May 2015 marks the anniversary of two significant military events — the sinking of the Lusitania in 1915, and victory in Europe in 1945.
Launched in 1906, passenger liner RMS Lusitania had been built partly through government funding, with the proviso that she could be converted to an armed merchant cruiser (AMC) if need arose.
Few people at her launch could have predicted the full extent of Germany’s future militarisation, with the Great War and the invention of U-boats. People needed to travel and, although by 1914 Lusitania was listed as an auxiliary AMC, she was still carrying passengers to Europe and America in 1915.
Naval war zone
When, in February that year, Germany declared the seas around the north of England a naval war zone, fears were expressed for Lusitania’s safety, along with other Cunard liners.
The threat was so great that, when she arrived in New York on 24 April 1915, the German embassy placed an advert in 50 American newspapers warning people not to board her, at the risk of accidental torpedoing.
Passenger list figures vary, but it is claimed that 1,959 people, including 159 Americans and approximately 129 children, boarded the vessel. Unknown to them, she was carrying thousands of rounds of live ammunition, in contravention of the Cruiser Rules. Even up to the 1980s, the British government denied the presence of these munitions.
The admiralty ordered the Lusitania not to fly a flag — again a contravention of the Rules. And, like the Titanic three earlier, the ship was not carrying enough lifeboats.
She was hit by just one torpedo, from U-20, on the afternoon of 7 May 1915, off the Irish coast. Minutes later, the munitions in the hull exploded, with disastrous effect.
In the 18 minutes it took to sink, only six out of 48 lifeboats deployed. 1,198 people died, mostly from hypothermia or drowning while waiting for rescue, 128 of them American citizens. Only four children were saved.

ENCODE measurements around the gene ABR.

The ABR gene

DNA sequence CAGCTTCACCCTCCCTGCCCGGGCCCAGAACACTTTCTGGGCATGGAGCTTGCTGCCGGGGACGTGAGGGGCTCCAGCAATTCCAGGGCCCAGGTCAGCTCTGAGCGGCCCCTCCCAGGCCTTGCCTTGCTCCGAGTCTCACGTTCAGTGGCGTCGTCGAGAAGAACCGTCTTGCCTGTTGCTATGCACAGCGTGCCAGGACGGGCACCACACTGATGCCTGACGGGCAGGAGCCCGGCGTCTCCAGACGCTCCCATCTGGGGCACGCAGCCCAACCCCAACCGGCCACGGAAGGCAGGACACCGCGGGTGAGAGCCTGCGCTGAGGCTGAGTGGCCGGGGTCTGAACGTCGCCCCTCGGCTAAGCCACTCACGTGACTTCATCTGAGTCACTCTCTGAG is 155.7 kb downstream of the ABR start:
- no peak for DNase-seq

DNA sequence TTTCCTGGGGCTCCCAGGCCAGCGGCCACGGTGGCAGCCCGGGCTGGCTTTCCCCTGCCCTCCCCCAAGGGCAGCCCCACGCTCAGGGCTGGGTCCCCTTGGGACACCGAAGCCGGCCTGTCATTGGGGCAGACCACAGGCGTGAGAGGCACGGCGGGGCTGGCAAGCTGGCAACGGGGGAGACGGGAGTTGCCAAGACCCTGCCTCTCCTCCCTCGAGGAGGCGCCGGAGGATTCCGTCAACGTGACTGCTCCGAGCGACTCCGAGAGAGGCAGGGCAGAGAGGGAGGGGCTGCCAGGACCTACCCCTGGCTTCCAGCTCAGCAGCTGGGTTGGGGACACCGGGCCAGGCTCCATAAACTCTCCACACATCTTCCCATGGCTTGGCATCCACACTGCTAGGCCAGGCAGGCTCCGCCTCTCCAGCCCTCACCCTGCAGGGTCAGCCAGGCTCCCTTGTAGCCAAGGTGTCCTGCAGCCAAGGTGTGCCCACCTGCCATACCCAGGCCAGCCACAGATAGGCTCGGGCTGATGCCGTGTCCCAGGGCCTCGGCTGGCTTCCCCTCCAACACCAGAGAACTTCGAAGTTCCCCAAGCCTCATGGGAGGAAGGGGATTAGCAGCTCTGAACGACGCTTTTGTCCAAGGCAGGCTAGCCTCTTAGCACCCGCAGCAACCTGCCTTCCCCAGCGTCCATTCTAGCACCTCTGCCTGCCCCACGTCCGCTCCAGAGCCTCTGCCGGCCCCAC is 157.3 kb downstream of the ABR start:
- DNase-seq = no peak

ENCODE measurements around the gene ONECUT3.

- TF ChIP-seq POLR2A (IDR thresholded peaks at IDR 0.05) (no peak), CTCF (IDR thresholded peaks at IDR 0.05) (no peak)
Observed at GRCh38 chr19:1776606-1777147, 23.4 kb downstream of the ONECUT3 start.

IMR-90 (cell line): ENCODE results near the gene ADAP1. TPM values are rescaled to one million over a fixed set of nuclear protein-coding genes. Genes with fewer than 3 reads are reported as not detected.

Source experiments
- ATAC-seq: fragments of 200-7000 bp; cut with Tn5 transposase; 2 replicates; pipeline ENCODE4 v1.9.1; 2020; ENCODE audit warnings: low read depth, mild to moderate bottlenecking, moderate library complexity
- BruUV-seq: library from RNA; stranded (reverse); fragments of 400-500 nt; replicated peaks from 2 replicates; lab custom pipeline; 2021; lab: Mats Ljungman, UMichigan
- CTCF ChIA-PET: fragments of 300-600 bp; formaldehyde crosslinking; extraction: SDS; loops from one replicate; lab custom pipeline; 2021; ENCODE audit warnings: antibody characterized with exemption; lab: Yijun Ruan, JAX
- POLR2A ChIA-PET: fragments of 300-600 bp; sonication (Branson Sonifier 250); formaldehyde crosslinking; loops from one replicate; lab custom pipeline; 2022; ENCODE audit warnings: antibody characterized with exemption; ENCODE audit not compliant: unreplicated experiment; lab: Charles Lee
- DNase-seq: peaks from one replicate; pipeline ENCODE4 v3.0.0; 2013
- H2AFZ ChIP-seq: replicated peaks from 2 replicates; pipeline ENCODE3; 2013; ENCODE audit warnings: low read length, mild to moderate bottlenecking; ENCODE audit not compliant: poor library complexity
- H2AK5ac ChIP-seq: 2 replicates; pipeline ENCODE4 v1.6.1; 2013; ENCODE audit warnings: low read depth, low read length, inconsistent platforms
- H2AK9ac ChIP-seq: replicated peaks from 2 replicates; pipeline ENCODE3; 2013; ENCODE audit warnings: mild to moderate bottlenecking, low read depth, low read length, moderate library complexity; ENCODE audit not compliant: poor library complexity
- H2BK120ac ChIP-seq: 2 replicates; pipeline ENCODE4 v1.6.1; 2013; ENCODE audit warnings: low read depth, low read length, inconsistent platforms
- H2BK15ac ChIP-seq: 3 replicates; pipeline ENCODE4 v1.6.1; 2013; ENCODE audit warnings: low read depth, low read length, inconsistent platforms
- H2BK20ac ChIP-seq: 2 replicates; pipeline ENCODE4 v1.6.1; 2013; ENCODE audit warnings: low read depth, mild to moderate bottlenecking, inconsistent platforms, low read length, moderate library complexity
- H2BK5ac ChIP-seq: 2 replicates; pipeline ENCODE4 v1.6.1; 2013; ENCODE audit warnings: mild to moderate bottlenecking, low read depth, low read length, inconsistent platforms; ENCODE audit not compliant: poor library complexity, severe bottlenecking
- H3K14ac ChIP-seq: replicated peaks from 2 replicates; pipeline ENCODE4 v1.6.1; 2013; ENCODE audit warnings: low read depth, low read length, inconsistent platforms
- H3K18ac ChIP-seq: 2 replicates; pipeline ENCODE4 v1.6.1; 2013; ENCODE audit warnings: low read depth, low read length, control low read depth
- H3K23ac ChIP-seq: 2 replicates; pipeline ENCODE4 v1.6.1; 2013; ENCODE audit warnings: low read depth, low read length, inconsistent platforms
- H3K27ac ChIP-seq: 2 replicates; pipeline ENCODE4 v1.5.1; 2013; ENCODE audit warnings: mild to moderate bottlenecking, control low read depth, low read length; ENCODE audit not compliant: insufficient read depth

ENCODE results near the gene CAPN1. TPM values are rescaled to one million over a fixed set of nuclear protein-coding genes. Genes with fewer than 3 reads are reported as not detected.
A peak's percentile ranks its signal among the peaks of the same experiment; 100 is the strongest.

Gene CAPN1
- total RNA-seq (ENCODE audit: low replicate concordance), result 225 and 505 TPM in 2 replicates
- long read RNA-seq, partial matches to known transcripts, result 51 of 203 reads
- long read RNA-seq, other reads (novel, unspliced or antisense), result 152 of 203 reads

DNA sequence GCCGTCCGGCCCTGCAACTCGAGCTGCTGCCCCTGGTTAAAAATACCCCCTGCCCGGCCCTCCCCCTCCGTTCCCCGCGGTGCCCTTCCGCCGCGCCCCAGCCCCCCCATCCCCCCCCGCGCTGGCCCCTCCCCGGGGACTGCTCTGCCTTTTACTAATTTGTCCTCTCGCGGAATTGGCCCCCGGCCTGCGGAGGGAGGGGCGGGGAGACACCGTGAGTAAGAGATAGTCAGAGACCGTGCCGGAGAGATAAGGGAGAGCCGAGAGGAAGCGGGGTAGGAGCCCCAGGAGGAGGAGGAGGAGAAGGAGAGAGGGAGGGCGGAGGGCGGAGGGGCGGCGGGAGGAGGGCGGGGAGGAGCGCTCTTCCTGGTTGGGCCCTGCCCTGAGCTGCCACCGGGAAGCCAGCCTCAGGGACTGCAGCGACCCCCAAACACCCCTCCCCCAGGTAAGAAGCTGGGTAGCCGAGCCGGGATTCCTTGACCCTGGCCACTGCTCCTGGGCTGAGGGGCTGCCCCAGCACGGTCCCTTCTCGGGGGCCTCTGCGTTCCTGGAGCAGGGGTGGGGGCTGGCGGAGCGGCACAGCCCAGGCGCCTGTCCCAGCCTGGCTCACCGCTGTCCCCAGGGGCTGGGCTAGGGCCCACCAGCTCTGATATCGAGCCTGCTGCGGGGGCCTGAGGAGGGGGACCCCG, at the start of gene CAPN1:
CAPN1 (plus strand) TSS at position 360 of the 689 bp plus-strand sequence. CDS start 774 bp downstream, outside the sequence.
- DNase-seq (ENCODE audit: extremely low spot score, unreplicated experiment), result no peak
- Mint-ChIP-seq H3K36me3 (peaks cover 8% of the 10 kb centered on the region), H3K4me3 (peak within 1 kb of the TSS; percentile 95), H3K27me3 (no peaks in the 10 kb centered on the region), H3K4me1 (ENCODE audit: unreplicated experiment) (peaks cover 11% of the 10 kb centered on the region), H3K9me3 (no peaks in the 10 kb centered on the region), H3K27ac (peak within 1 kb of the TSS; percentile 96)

Shock and rage
Shock, followed by rage, swept across the North American continent. Commonwealth Canada renewed its calls for its US neighbour to enter the war. To the Americans, this was the ‘high water-mark of German atrocity — higher even than the invasion of Belgium and the use of gas warfare at Ypres in 1915’, according to Gordon Heath in his book Canadian churches and the First World War.
The British put pressure on US president, Woodrow Wilson, to enter the war. But it was not until 1917, when the German navy once again declared the North Atlantic waters near Britain a war zone, that Wilson declared war on Germany.
But, 30 years after this powerful shock for USA, it was Germany — the nation that had considered itself to be invincible — that was suffering its final blow.
On 7 May 1945, almost a year since the D-Day landings, senior figures watched as General Gustav Jodl signed the unconditional surrender of Germany.
Many of the senior Allied and German commanders who were gathered in that otherwise unremarkable schoolhouse in Reims had fought in the trenches in the Great War, and had seen once again the devastation that war could bring to Europe.
On 8 May, joint declarations in London, Washington and Moscow declared the war in Europe to be over and the 2-3-day celebration of Victory in Europe (VE Day) began.
But so too did the post-war clean-up and rebuilding operations, with all the ensuing grief, horror, debt and guilt that would take many more years to overcome.
In the aftermath of VE day, many Christian humanitarian and missionary organisations were born as part of the churches’ response to the suffering in Europe. A number of Western nations that had fought political and military tyranny were now in the forefront of missionary outreach to the vanquished.
There have been 100 years since the Lusitania’s sinking and 70 since the first VE Day. Yet wars still rage on. Ships, planes and buildings are still destroyed, with great loss of life. While the world has not yet been plunged into a third World War, we remain in deeply troubled times.
As Jesus predicted: ‘You will hear of wars and rumours of wars. See that you are not troubled; for all these things must come to pass, but the end is not yet. For nation will rise against nation, and kingdom against kingdom. And there will be famines, pestilences, and earthquakes in various places’.
But one day the Saviour will return: ‘They will see the Son of Man coming on the clouds of heaven with power and great glory. And he will send his angels with a great sound of a trumpet, and they will gather together his elect from the four winds, from one end of heaven to the other’ (Matthew 24:6-7, 30-31).
From that day on, there will never again be war. And all who have trusted in the Saviour will be standing shoulder to shoulder, no longer traumatised by the divisions of this life, but co-heirs with Christ and brothers and sisters together.